While I was applying to do engineering at university, my grandparents and aunt (who have degrees in engineering) gave me some advice: “that no matter how hard you try, you will never be as good as your male coworkers. You should go into something more female mind orientated like accounting, afterall your female brain won’t be able to deal with 3D structures, maths, and design as well as a male brain could. Even if u try hard your boss won’t acknowledge you like he would for your male coworkers. That’s reality Rina, just deal with it.” I ignored them and I am an engineering student now. Last year, when I have caught the train back from uni, and strangers have seen me carrying my big heavy engineering books. Three times in the last year, they’d ask in a slightly condescending voice “oh engineering… how unusual”…”a bit strange for a girl isnt it?”… “so how are you coping with that?” I’m doing better than most of the boys on my male dominated course, despite my female brain, but thanks for asking.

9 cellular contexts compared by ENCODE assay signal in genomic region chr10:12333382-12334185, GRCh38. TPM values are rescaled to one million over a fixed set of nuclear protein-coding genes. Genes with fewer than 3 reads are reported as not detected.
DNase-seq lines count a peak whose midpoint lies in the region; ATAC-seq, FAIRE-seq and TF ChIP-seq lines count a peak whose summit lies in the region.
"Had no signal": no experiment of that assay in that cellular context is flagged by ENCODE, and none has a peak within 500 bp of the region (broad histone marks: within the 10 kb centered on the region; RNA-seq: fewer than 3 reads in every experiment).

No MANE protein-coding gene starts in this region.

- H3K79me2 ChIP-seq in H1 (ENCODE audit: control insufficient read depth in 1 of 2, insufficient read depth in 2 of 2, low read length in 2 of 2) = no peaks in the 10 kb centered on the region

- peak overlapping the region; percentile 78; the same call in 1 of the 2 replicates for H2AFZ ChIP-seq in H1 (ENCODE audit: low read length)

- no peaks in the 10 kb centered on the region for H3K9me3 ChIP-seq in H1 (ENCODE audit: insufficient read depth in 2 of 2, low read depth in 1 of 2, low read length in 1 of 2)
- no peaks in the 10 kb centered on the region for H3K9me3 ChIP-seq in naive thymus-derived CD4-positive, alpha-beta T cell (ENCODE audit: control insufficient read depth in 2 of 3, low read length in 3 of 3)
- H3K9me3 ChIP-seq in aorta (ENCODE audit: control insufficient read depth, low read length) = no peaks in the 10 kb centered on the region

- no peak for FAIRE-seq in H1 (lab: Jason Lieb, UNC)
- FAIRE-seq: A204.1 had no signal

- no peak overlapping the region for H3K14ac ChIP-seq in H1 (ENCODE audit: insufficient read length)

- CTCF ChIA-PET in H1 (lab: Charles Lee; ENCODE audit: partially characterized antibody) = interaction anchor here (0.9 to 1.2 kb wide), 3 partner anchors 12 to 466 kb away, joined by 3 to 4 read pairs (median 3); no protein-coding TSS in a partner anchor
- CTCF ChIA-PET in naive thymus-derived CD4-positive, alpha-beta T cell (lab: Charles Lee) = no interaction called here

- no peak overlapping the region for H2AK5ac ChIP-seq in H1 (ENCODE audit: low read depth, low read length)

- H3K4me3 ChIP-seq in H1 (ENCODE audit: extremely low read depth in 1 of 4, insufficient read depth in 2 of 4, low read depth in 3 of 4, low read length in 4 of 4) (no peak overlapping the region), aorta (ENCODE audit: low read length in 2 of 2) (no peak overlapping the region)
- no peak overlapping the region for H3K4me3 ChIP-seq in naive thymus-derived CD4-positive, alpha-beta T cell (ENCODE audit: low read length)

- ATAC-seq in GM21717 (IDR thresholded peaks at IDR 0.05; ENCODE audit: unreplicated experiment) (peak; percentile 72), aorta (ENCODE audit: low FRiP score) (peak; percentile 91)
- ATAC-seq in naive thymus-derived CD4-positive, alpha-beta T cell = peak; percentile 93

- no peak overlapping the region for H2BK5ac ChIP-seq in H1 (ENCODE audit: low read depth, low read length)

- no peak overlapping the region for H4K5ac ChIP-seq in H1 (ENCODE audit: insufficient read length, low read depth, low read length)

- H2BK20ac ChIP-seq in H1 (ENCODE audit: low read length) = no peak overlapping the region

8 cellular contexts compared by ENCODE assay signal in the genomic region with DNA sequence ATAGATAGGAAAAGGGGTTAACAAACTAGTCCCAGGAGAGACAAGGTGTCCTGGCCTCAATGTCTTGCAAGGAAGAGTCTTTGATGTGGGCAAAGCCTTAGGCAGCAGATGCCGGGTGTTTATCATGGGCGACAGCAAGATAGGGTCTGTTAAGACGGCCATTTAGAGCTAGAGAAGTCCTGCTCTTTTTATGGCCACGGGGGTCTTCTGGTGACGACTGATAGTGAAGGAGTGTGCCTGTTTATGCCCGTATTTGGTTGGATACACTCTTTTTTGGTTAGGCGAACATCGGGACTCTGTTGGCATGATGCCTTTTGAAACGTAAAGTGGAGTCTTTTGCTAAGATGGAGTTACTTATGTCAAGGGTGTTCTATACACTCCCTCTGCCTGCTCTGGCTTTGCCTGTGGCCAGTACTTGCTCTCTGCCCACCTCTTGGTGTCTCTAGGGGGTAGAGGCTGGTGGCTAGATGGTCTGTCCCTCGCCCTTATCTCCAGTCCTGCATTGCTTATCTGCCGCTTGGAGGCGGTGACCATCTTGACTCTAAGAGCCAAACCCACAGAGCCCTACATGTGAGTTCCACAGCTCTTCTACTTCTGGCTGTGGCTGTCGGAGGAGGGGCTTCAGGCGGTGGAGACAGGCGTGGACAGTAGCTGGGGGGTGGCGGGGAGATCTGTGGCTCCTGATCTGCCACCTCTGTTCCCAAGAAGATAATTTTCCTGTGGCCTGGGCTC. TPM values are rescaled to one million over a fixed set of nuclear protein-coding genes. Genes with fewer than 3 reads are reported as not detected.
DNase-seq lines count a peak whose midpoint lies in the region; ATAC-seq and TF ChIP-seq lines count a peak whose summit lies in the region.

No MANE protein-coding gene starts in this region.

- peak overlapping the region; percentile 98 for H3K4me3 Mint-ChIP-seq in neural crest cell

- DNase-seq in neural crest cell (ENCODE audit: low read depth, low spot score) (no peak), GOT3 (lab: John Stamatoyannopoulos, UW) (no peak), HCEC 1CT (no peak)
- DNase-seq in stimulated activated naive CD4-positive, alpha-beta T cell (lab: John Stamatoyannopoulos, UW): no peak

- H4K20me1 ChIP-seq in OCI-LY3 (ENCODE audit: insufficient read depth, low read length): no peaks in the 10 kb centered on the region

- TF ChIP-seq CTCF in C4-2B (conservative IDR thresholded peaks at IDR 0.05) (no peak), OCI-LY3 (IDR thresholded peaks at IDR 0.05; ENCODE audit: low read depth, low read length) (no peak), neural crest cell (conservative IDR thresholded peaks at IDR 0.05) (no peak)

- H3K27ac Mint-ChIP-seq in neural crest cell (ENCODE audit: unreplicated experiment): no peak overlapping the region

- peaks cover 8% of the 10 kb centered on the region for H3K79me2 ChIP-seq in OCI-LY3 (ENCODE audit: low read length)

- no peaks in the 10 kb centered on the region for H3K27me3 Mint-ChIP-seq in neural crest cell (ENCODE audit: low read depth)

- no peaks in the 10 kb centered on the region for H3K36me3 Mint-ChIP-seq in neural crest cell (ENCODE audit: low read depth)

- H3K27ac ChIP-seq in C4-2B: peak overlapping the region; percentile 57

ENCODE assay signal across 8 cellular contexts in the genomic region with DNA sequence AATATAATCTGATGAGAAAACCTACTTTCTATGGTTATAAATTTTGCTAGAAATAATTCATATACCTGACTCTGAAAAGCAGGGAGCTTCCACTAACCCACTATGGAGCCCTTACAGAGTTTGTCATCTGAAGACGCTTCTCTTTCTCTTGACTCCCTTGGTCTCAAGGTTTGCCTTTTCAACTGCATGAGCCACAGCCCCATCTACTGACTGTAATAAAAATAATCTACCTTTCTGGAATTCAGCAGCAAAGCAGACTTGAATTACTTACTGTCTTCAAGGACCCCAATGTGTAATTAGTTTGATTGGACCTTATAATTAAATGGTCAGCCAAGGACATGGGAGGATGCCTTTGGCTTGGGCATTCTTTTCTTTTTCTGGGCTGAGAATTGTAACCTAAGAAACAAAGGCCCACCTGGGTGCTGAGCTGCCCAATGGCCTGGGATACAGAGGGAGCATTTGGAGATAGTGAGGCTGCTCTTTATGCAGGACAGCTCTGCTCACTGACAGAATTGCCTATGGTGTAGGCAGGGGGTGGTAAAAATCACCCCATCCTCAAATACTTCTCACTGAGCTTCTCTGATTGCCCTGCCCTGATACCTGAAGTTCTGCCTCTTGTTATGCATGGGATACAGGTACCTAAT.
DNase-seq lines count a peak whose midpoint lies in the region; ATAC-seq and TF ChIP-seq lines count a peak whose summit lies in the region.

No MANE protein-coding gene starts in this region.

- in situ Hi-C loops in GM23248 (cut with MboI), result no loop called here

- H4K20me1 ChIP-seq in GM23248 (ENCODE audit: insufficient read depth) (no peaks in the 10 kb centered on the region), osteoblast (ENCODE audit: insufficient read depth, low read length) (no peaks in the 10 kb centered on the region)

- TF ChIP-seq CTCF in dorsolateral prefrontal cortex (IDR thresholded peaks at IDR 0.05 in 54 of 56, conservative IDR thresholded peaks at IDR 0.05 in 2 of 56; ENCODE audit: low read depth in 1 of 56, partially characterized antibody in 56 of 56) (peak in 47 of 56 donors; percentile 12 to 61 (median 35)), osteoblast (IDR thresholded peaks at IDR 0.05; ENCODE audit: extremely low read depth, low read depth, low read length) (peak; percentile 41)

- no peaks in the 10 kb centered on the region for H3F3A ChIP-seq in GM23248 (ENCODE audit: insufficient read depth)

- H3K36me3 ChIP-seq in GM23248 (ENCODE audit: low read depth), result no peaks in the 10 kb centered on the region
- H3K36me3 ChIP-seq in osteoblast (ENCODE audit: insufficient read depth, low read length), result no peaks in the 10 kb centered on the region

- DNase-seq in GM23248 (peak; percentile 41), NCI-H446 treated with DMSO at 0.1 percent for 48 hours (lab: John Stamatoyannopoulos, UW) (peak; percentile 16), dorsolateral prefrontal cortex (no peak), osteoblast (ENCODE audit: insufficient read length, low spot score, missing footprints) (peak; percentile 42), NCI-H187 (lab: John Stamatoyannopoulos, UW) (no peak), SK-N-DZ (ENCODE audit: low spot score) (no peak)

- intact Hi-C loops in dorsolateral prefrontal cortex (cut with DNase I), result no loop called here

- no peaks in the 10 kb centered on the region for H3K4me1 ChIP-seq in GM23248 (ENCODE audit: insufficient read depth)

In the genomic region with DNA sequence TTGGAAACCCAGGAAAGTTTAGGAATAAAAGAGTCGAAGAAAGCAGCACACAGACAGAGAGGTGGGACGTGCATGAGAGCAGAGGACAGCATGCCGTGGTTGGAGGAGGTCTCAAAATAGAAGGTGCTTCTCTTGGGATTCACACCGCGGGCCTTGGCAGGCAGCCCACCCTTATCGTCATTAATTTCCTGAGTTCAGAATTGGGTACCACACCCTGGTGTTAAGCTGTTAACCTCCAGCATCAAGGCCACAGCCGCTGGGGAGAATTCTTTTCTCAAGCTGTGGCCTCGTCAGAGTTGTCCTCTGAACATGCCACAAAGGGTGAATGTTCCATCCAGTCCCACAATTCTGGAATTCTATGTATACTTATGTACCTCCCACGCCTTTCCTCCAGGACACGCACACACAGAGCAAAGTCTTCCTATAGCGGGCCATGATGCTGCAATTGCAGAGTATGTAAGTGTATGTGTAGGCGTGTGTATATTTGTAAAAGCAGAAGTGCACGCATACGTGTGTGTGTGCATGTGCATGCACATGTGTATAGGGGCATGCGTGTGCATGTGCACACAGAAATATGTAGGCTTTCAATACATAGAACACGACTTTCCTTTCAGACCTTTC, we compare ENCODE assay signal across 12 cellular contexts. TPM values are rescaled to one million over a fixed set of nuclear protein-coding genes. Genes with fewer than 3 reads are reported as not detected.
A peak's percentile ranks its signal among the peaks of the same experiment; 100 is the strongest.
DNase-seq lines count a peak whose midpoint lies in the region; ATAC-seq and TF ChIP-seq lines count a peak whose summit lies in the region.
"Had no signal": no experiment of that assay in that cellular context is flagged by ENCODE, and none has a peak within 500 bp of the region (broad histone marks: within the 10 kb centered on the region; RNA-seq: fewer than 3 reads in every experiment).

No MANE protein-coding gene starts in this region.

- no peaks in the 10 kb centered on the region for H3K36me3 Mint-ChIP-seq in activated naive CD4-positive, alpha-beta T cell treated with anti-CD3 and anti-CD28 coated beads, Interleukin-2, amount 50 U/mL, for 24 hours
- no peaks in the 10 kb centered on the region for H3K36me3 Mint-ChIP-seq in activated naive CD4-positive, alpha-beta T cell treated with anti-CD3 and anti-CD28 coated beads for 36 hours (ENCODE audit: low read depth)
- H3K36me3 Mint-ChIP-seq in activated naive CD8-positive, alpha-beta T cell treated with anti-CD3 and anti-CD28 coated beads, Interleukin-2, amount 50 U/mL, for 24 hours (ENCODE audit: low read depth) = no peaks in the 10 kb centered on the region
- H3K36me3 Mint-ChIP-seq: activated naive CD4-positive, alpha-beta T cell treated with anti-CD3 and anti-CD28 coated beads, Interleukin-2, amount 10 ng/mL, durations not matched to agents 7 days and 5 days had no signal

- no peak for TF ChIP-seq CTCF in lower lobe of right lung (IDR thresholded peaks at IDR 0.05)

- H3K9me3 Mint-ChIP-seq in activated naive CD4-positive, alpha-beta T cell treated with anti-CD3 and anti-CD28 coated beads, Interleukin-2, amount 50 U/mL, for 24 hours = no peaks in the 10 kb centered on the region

At age 24, I introduced myself to a UC Berkeley admissions officer to ask about applying to their Bioengineering PhD program as a non-traditional applicant. She looked at me and warned, “You should think carefully, what are you? Approaching 30? Do you think about family? Research isn’t for everyone, you know.” I was so shocked I didn’t know what to say.


At Home Depot, I asked an employee where the hardware section was (I was looking for builder hardware e.g. ties and hinges). He laughs and proceeds to give me a 2 min lecture about the difference between hardware and software in computers. Then he tells me to make sure to find someone handy to help me. Instead of asking for a clarification, he assumes that I don’t know what I’m talking about.